On International Women’s Day, Honor the Palestinian Women (PHOTOS)

Palestinian women rally in Gaza. (Photo: Mahmoud Ajjour, The Palestine Chronicle)

By Benay Blend

On March 8, 2021, several days after being fined and imprisoned by Israel, Palestinian politician Khalida Jarrar sent a letter to Palestinian women commemorating International Women’s day. A member of the Popular Front for the Liberation of Palestine (PFLP), Jarrar served a two-year prison sentence.

In her message to “companions and sisters in Palestine, the Arab countries, and around the world,” Jarrar honored the voices of women resisting “injustice, persecution, and oppression.” International Women’s Day, she noted, stands as symbol of “oppression, racism and colonialism,” against which she hoped that women might “remain at the forefront of this resistance, and March 8th as a symbol of liberation.”

Indeed, International Women’s Day enjoys a radical history. Writing for Red Flag, a publication of Socialist Alternative, one of Australia’s largest Marxist revolutionary groups, Janey Stone argues that historically it was a socialist event, originally organized by Clara Zetkin, a prominent member of the German Social Democratic Party (SDP) in the early 1900s.

Understanding that the working class needed women to win its battles, she organized a working women’s movement that grew quickly in Germany. In August of 1910, she organized an international working women’s day, inspired by US socialists who had held women’s demonstrations and meetings the year before.

On March 19, 1911, International Women’s Day took place for the first time in Europe. Several days later, the Triangle Shirtwaist Factory in New York City burst into flames. That fire, which exposed horrible working conditions for mostly immigrant women, provided the impetus for International Women’s Day in the US.

In the 1970s, the federal government declared March to be National Women’s History Month, and with that move International Women’s Day became mainstream. The radical history of the women’s labor movement has been relegated to one day within one month, while much of the radicalism has been excised in the interest of the government.

In an engaging blog by Hood Communist, the writers talk about the ways that Black History Month has been taken over by the capitalist state. It cites the “liberalizing of ‘Black Lives Matter’” as an example of how “Black political agendas can be stolen and repurposed.” In just a few years, activists have “gone from fighting white folks about the meaning of the phrase to seeing it plastered across billboards and city streets.” The slogan once “fulfilled a specific purpose,” but now it “threatens almost to squander the radical potential that is fighting to outlive it.”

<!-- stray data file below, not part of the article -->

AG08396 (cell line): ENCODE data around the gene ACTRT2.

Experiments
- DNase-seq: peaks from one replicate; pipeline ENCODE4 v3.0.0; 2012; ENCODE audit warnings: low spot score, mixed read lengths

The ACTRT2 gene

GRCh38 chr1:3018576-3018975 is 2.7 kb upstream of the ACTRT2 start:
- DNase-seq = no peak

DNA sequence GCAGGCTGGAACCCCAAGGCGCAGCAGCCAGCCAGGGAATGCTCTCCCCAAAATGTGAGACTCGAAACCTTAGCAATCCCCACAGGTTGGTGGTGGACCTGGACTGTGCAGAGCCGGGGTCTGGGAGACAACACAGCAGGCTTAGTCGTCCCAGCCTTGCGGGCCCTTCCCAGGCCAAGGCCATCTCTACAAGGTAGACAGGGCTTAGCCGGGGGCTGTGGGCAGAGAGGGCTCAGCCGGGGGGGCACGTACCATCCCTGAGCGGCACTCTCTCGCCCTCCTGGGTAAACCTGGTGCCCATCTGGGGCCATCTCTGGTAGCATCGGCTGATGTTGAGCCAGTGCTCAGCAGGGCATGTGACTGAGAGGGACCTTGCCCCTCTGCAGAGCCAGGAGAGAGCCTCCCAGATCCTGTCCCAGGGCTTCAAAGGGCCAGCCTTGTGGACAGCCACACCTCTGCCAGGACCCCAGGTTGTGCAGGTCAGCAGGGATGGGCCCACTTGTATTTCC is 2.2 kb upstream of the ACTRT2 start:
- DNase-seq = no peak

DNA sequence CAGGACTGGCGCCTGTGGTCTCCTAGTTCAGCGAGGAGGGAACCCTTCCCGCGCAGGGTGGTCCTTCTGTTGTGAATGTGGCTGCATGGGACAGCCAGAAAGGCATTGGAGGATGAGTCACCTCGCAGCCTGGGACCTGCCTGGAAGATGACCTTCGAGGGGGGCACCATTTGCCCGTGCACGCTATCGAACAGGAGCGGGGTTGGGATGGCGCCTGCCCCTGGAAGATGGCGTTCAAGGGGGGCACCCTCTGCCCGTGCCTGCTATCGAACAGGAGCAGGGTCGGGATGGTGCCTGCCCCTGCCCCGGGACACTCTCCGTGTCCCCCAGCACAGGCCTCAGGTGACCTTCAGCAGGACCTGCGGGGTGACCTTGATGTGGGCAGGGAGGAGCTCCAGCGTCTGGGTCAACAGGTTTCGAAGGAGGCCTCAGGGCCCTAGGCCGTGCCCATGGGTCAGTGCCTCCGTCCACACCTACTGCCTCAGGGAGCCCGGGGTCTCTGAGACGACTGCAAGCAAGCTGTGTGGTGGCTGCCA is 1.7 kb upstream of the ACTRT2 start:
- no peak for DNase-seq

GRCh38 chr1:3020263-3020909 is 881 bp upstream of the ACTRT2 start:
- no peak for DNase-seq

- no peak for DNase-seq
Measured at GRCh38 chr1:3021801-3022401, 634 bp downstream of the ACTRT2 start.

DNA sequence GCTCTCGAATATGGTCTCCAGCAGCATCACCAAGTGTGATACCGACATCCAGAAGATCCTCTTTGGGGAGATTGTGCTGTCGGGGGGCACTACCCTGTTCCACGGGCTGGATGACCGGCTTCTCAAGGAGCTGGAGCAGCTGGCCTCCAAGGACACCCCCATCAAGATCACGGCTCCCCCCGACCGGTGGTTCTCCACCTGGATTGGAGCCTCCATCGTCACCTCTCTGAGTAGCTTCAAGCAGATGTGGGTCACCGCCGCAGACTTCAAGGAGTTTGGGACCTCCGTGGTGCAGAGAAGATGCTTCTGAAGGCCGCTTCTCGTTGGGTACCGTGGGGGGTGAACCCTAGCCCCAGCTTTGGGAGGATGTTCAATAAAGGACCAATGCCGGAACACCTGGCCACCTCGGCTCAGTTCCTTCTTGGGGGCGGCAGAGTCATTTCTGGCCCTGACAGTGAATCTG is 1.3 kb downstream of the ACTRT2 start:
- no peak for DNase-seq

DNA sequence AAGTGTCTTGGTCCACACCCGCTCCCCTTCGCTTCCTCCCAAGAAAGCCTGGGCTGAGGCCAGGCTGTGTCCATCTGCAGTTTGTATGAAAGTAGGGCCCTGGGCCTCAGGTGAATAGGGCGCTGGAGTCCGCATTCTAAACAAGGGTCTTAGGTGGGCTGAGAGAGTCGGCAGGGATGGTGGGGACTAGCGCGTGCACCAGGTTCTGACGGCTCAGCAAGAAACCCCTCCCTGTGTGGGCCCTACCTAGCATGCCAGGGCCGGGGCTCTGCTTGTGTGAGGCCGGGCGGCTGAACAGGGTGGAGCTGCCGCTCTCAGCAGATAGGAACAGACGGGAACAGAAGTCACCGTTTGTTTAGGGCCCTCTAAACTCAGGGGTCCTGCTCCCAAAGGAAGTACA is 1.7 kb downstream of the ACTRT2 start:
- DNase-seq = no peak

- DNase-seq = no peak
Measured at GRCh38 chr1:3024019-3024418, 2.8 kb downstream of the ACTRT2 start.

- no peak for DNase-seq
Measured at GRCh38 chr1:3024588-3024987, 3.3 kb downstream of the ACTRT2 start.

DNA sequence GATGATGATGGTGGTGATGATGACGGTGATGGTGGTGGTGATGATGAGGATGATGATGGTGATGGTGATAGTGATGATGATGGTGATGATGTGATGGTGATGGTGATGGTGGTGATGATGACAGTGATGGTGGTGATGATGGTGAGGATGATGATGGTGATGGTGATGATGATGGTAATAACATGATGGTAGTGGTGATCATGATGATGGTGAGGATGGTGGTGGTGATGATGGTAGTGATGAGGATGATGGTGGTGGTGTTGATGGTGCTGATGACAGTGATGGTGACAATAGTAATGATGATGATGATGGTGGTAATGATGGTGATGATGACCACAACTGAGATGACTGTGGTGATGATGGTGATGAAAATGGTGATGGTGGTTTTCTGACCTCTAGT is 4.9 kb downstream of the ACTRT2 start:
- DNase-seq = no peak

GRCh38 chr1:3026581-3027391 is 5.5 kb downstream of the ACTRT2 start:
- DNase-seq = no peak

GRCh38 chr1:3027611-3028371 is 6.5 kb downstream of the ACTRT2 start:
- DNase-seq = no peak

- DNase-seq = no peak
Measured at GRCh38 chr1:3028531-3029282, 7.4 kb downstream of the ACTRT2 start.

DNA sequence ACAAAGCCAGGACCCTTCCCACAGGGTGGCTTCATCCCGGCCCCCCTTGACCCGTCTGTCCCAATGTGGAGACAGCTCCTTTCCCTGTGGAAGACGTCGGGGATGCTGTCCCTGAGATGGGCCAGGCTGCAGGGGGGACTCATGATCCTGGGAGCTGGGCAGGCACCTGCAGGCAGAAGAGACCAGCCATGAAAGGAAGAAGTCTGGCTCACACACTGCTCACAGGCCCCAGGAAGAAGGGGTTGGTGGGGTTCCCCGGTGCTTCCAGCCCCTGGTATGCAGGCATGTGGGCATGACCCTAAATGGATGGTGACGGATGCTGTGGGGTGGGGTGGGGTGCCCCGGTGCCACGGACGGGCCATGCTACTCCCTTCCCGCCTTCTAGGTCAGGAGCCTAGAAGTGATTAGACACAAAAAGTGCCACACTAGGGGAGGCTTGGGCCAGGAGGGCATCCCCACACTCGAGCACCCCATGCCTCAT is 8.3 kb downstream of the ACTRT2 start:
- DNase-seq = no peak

In some circles, International Women’s Day has also been consumed within a framework of capitalist consumption. Moreover, many Women’s Day commemorations are one-day affairs that do not call for continued struggle, plus there is seldom mention of global movements for liberation in which women play a role. Moreover, International Women’s Day around the world commemorates the past—the courage of women in the labor movement, the Triangle Fire, and so on. There is also attention paid to current issues, but still, the past remains the past. In Palestine, on the other hand, the past impacts the present, al-nakba al-mustamirra (the Nakba is ongoing).

If the organizers for such events stayed true to their roots, Palestinian women’s two-front struggle would be centered.  Palestinian women in the U.S., however, have been partly shut out of feminist spaces sue to groups like Zioness, an organization of Zionist women that seeks to normalize Zionist “feminism” within mainstream feminist circles. As the Palestinian Youth Movement (PYM)  states: “there is no way for a ‘women’s movement’ to be feminist and liberatory if it protects and defends ethnic cleansing, military occupation, and the degradation of an entire people and land.”

Furthermore, for Palestinians in the U.S., any meaningful acknowledgment of Palestinian experiences – let alone Palestinian women – has been suppressed within US mainstream feminist spaces as a result of the too-long accepted ambivalence to Zionism as a structural form of gendered and sexual violence and oppression.

In addition, the western notion of “women’s rights” has been imposed on Palestinians by non-governmental organizations (NGOs) as well as by liberal Zionist and Orientalist feminist discourses that “reproduce racist notions of Arabs and Muslims.” These notions promote the view that violence against Palestinian women is inherent in cultural and religious dogma.

In an interview with Collectif Palestine Vaincra, Zainab Younes, a member of the collective, discussed the challenges that women face as mainstays of the cause. She listed first the oppression that all Palestinians faced under occupation, then discussed barriers that women face due to marginalization in their own communities. She was careful to note, however, that intra-community issues are entwined with oppression that all Palestinians face, so it follows that there can be no national liberation without the kind of social liberation that honors women’s voices.